It likely would not have taken a secret decoder ring to decipher several clues to what would become a 7-3 Yankees victory over the Blue Jays Wednesday night.
But start with a potential source of success who had been hiding in plain sight for most of the season's first 2½ months.
Brian McCann, who was hitting a wimpy .220, more than 50 points below his career average, offered a reminder of what the Yankees expect of him. "We really believe he's an offensive force,'' manager Joe Girardi said.
So, finally: McCann cracked a two-run homer in the fourth inning to put the Yankees ahead for good and blew the game open with a bases-loaded triple in the seventh.
"It was a good night,'' McCann said. "About time I chipped in.''
The five runs batted in equaled his career high. He's also the first Yankees catcher to have that many in a game along with a home run and a triple since Elston Howard in 1962.
McCann's feat brought acknowledgment from Brett Gardner, who merely provided four singles in five at-bats and scored two runs. Said Gardner: "We'd all like to have a game like he did.''
And weren't some things obvious? Toronto lefthander Mark Buehrle may have 10 victories, second in the majors only to the Yankees' own Masahiro Tanaka's 11. But Buehrle (10-4, 2.32 ERA) was gone after six innings and lost his ninth consecutive decision to the Pinstripes over the last 10 seasons.
Likewise, the Yankees' back-up C.C. -- rookie Chase Coleman Whitley -- made it through five innings (five hits, two runs, his first walk in five starts) to get the win.
"I fell behind some guys,'' said Whitley (3-0, 2.56). "But to be able to navigate through without some of my best stuff, that's where I'm growing up a little bit. Adversity is where you grow up.''
Girardi brought in Adam Warren for long relief work, considered by some an indication that the team might reposition Warren for the rotation. He was exclusively a starter in the minor leagues but has been a bullpen presence the past two seasons with the Yankees.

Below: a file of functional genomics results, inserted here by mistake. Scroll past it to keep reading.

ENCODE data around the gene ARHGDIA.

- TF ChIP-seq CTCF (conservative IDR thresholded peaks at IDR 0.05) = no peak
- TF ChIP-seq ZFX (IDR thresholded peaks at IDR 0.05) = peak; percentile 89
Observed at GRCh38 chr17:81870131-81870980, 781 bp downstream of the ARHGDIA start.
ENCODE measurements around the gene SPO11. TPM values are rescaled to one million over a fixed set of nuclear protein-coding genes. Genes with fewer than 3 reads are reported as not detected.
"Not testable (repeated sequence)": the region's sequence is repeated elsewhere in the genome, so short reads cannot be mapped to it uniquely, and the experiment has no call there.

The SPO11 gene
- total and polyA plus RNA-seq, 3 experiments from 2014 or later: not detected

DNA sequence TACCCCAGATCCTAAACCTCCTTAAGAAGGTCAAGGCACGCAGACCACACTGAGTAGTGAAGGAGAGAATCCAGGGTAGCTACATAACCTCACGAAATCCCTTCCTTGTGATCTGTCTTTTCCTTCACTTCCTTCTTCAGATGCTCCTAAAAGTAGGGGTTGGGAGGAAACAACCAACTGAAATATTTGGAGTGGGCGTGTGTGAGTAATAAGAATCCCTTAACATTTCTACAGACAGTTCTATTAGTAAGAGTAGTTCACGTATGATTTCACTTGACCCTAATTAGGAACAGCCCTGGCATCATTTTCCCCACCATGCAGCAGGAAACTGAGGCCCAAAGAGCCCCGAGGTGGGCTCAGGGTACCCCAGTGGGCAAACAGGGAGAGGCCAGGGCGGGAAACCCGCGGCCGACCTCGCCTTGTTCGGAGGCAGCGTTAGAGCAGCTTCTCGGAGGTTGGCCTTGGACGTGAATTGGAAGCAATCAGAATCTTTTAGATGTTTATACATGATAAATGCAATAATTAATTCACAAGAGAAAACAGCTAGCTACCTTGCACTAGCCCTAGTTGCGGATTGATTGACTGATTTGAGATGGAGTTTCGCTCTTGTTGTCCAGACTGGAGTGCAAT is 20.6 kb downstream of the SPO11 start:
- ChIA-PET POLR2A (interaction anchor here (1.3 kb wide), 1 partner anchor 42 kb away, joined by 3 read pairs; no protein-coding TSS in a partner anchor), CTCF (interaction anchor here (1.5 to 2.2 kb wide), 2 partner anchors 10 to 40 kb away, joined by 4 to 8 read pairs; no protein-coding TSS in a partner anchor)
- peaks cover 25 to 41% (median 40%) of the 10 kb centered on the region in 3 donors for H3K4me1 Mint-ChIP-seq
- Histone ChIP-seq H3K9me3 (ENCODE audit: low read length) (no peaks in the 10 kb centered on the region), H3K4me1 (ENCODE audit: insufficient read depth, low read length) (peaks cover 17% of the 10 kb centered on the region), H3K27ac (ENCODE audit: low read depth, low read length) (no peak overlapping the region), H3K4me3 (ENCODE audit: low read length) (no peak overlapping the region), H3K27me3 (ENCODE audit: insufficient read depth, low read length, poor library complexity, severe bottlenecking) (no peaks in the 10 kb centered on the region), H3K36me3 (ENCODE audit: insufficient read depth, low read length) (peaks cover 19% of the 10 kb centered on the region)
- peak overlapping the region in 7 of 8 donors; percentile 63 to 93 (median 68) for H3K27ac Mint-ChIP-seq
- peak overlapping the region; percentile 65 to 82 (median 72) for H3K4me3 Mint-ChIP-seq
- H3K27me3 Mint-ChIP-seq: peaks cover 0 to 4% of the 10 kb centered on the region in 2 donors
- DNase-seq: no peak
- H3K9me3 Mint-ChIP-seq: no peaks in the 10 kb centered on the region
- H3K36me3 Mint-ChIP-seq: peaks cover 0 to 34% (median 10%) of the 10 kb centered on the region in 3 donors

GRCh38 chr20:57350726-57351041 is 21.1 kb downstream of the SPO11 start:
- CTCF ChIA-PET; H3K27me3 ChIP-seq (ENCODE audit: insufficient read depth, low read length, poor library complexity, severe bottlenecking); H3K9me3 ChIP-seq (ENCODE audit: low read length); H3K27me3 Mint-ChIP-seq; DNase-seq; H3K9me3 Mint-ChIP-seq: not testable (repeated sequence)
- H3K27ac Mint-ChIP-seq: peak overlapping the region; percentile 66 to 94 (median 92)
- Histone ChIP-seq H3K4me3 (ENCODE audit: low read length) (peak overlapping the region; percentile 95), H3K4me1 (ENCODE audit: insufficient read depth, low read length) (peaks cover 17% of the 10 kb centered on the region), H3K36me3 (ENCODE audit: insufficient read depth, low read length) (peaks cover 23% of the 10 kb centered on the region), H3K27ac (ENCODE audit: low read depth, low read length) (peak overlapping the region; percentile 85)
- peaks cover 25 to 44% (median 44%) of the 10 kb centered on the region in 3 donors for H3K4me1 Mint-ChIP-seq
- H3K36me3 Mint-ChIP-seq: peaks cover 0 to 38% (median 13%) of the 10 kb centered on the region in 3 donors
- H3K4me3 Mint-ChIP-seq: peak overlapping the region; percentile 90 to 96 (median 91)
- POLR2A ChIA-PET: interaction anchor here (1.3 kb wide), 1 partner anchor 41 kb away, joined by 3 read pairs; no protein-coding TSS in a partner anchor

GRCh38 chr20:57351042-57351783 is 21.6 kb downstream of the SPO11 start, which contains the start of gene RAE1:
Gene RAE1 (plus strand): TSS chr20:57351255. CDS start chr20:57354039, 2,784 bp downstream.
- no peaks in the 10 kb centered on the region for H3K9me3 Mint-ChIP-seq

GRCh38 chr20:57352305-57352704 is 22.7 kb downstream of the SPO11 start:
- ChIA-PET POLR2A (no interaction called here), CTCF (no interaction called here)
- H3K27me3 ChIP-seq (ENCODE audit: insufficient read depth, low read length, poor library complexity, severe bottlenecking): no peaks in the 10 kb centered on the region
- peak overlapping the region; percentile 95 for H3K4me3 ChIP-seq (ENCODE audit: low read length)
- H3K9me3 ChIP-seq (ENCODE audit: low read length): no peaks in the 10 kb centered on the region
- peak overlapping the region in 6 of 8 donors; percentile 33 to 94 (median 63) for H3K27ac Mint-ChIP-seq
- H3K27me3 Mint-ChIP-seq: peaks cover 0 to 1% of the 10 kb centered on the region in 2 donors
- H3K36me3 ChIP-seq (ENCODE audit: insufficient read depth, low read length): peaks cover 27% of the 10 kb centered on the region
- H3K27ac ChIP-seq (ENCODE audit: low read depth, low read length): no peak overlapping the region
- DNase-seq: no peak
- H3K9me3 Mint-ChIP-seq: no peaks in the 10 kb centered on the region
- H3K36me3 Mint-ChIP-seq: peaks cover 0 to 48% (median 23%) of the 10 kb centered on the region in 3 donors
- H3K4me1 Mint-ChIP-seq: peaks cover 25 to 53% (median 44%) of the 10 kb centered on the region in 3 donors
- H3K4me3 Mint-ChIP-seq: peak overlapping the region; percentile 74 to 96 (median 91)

Warren pitched two thoroughly tidy innings, allowing no baserunners and striking out a total of three in the sixth and seventh.
Also revealing, again, were offensive first impressions by the Yankees. In 16 previous games in which they led after the first inning, they won 13.
Gardner led off the first with a single, advanced to second on third baseman Brett Lawrie's inability to field Derek Jeter's slow grounder and scored on Alfonso Soriano's two-out single.
So, make that 14 of 17 victories when leading after one. Toronto took a brief 2-1 lead in the fourth on consecutive two-out RBI singles by Dioner Navarro and Colby Rasmus.
But the Yankees struck back quickly with McCann's two-run line drive into the first row in rightfield after Carlos Beltran singled. In the seventh, McCann cleared the bases with his two-out triple to right-center.
One other thing that Yankees followers might have seen coming: Toronto had not won in 14 consecutive games in the Bronx. Make it 15, the longest such streak since a run of 19 home victories against Cleveland from 1960 to 1962.
And, suddenly, the AL East race has tightened considerably, with the Yankees only 2½ games behind first-place Toronto.
"This is big,'' Girardi said. "This is the team we're chasing.''